Sizzle sensational BBQ tips

Julie Biuso
Sizzle sensational BBQ tips
Photo of T-bone steaks on the grill
From Julie Biuso At Home (book available
Photo by Aaron Mclean

I’ve always loved cooking and eating outdoors. There’s a certain kind of freedom when your garden or deck becomes your kitchen and dining room. Here are a few tips to get the most out of your BBQ.


Keep your hands to yourself

Resist temptation to prod, poke, stir or turn meat unnecessarily. Food often sticks at the beginning of cooking, but frees itself as the proteins cook. If you forcibly try to pry stuck meat off the hot plate, you’ll tear the fibres and ruin the surface of the meat.

SEE ALSO: Against the grain - Wilder and Hunt offers an alternative to processed food


Don’t crowd the plate

Overloading the grill or hot plate can make food difficult to turn, stops juices from evaporating and make food steam instead of sear and sizzle.


Some don’t like it hot

Most food is better cooked on medium heat or even cooler than that to start. Take sausages. Start them slowly or they will quickly char. Increase heat during the cooking and at the end to finish browning.


Skewer the right target

Metal skewers conduct heat and are good for chunky food and thicker pieces of meat. Use bamboo skewers for vegetables, fish and for satay made with thin strips of meat.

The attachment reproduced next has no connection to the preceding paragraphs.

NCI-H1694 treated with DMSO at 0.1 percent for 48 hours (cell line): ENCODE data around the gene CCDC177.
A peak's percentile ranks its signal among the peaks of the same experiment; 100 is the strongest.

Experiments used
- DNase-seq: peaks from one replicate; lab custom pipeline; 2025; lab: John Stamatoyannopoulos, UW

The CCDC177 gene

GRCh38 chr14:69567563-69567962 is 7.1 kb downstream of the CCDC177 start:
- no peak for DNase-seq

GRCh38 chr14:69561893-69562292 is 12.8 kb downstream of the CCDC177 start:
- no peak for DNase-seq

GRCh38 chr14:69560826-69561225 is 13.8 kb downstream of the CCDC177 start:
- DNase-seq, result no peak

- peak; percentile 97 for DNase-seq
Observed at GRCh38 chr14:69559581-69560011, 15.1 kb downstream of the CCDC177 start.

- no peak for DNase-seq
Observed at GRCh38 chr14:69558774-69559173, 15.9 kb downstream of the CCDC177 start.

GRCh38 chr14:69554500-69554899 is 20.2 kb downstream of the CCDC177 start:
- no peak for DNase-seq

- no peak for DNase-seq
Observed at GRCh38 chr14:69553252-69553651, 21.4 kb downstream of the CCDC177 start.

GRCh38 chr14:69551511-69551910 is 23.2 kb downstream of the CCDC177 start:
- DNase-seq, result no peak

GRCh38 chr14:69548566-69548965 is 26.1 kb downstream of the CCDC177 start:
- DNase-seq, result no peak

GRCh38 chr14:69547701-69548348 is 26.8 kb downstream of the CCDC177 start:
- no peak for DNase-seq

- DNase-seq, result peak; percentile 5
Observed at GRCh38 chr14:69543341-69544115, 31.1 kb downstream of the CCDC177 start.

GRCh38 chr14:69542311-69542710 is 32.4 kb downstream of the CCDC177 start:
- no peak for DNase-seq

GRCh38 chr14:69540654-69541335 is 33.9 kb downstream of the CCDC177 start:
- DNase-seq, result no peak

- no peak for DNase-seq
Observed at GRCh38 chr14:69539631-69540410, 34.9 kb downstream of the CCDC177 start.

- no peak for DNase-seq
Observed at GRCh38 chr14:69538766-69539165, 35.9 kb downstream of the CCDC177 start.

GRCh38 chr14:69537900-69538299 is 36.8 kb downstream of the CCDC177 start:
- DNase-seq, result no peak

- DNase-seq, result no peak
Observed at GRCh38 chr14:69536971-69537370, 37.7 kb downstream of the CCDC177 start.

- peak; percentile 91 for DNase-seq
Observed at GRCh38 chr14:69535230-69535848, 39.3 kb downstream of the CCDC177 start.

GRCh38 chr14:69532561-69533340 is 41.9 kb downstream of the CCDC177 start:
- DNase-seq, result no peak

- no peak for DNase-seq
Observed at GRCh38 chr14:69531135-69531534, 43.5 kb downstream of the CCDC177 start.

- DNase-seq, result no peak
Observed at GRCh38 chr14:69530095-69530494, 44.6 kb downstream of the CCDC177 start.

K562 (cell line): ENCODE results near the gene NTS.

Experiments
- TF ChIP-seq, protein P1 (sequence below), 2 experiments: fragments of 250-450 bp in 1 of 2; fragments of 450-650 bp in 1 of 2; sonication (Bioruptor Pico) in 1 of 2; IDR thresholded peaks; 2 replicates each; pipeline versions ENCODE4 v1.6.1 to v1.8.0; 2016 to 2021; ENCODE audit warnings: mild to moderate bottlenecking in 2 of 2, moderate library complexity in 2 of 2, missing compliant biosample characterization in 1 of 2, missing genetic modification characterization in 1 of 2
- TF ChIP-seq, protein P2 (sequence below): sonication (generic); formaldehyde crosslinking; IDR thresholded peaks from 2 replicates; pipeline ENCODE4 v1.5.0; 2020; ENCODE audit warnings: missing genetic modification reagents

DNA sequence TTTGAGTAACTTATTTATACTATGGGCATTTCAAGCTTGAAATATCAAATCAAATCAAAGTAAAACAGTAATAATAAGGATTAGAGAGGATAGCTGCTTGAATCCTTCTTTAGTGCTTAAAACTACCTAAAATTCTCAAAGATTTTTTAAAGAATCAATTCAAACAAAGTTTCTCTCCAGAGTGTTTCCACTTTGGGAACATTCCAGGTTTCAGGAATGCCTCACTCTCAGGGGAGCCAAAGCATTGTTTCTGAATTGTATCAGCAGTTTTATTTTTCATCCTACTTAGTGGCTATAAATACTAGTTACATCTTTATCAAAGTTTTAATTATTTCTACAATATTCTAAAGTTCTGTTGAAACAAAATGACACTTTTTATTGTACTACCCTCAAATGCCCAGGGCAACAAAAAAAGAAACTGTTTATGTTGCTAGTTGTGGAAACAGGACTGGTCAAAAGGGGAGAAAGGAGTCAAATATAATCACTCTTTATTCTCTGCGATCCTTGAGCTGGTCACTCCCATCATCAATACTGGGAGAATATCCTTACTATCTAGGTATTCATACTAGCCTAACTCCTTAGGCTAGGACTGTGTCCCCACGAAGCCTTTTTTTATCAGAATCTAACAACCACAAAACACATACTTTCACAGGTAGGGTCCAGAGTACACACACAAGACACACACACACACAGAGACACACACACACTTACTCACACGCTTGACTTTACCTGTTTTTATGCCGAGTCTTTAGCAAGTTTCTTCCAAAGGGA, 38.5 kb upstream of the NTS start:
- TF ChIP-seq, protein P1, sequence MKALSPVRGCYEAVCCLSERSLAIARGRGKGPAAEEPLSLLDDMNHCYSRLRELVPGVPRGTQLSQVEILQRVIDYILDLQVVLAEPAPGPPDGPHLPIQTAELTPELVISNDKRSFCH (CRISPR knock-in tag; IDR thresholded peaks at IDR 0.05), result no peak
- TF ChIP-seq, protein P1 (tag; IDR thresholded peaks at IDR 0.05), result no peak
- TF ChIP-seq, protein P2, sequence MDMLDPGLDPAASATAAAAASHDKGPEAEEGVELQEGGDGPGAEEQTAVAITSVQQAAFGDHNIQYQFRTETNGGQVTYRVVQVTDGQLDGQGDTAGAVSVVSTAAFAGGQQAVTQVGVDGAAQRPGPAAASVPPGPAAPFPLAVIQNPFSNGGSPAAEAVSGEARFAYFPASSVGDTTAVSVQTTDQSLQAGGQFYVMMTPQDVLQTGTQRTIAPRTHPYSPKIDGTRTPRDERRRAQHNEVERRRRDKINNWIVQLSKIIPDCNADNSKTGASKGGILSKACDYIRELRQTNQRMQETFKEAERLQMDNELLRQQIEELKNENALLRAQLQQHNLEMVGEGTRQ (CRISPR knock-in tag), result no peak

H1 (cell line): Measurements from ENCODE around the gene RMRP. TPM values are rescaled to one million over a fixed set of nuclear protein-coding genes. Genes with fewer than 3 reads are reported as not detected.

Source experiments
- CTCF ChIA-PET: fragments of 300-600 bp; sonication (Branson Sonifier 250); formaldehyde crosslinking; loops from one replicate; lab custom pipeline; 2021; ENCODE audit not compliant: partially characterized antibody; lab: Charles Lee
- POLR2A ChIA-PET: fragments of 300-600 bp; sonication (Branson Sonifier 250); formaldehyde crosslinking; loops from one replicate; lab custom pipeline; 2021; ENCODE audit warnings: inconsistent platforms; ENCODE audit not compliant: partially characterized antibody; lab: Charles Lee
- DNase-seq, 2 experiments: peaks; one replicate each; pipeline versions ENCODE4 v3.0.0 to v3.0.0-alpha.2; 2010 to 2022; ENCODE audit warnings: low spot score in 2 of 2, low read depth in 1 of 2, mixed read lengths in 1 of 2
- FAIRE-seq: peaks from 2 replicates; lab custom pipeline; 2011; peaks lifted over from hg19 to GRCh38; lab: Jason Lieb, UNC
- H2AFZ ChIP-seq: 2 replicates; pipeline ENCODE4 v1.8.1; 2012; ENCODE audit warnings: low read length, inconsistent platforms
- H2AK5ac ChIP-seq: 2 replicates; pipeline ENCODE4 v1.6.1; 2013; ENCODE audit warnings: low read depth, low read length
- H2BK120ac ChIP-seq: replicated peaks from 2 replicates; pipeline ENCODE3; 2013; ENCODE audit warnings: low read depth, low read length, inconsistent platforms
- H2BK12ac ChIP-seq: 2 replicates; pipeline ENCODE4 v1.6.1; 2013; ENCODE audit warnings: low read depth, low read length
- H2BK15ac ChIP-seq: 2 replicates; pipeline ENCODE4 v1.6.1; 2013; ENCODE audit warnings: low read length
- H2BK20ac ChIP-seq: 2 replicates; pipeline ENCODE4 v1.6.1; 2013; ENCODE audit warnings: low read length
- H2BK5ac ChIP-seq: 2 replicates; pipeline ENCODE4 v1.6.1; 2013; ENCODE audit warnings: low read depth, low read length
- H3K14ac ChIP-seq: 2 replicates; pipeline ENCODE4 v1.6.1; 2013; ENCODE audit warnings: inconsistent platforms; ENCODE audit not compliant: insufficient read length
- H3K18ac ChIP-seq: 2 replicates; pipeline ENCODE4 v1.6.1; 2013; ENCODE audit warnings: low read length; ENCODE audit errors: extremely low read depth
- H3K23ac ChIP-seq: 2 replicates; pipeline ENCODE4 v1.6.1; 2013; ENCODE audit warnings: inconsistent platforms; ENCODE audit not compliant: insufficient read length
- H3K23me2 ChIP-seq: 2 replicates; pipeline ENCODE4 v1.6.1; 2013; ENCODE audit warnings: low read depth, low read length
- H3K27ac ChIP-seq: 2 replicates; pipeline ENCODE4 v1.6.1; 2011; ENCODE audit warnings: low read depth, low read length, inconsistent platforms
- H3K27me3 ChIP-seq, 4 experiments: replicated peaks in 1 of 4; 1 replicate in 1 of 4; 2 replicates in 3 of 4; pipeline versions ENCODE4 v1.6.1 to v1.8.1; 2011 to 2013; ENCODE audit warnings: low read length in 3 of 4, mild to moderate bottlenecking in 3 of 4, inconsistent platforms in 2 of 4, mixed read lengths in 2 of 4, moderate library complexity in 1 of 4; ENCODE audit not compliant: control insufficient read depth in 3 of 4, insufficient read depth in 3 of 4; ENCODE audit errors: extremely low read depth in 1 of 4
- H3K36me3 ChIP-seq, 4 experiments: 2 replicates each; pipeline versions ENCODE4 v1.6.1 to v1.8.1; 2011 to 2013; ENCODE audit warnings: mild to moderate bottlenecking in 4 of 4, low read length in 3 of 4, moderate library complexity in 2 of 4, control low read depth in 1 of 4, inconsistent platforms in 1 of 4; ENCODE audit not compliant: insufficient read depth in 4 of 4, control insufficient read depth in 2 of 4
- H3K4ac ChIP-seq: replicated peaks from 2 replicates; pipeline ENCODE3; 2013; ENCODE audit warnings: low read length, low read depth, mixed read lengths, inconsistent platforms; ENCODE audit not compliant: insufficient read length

Undercook the fish

Fish requires special attention because it cooks quickly on the grill and continues to cook as it stands. Remove fish from the grill or hot plate before it is totally cooked. It will continue cooking from residual heat and stay moist and succulent.


Julie’s best cuts for BBQ

Boned lamb leg

A boned lamb leg is really versatile on the barbecue. I flavour it with Mediterranean herbs or Middle Eastern spices and preserved lemons, or Indian spices and yoghurt, and it is always a winner. Cook to medium-rare to maintain juiciness.


Chicken thighs

I do these with the skin on or off, but always off the bone, and flavour them with thyme, lemon zest, extra virgin olive oil and flaky sea salt. Simple and scrumptious.

SEE ALSO: Against the grain - Wilder and Hunt offers an alternative to processed food


Venison medallions

A new discovery, and an instant favourite. Marinate briefly in oil, garlic, freshly ground black pepper and rosemary or tarragon, then sear quickly for no more than two minutes a side, rest, then slice. Succulence guaranteed.

Julie Biuso crop


Julie Biuso is one of New Zealand’s best known and most respected food personalities, with 16 cookbooks and a string of awards to her name.

For more recipes, culinary inspiration and great tips and techniques, go to Julie’s new blog site and website



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